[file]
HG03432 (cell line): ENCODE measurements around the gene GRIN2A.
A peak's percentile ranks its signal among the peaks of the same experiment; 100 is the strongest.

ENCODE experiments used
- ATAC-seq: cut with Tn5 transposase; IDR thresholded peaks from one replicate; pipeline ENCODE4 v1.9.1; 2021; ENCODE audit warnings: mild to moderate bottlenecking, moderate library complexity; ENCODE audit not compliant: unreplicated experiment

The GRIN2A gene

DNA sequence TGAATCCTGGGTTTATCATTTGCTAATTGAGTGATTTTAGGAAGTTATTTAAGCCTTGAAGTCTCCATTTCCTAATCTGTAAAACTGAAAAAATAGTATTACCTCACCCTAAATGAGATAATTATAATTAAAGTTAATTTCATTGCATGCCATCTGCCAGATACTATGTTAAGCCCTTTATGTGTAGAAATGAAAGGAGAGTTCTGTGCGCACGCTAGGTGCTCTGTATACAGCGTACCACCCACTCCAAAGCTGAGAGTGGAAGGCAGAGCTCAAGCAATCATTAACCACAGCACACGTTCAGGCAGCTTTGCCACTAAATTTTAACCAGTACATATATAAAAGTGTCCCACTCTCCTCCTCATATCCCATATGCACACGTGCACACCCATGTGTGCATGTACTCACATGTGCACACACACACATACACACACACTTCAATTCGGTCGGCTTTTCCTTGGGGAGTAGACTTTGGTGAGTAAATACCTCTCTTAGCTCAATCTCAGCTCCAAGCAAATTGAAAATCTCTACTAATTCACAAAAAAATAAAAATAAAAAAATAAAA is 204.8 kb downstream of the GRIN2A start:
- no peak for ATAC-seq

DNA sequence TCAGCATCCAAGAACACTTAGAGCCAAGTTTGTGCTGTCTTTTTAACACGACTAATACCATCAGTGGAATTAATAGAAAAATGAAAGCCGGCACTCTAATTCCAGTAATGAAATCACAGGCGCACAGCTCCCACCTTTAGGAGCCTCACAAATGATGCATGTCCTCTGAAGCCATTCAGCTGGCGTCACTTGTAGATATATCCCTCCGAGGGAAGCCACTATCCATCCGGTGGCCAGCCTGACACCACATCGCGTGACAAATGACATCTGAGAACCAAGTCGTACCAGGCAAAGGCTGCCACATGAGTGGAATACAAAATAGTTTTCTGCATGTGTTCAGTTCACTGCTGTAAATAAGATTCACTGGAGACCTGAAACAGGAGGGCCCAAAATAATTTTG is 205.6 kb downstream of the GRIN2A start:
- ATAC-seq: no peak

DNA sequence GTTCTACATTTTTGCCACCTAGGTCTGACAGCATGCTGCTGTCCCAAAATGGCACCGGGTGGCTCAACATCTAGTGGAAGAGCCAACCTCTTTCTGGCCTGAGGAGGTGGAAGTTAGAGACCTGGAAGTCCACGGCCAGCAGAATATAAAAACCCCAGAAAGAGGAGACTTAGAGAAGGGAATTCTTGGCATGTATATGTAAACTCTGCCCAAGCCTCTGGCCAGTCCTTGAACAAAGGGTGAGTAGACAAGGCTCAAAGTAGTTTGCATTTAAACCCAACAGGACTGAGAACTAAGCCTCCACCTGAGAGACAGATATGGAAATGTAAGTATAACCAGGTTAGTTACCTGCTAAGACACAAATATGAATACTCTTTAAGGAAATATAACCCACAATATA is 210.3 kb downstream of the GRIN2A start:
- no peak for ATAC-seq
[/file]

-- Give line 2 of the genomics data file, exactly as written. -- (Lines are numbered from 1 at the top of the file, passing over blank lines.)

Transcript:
A peak's percentile ranks its signal among the peaks of the same experiment; 100 is the strongest.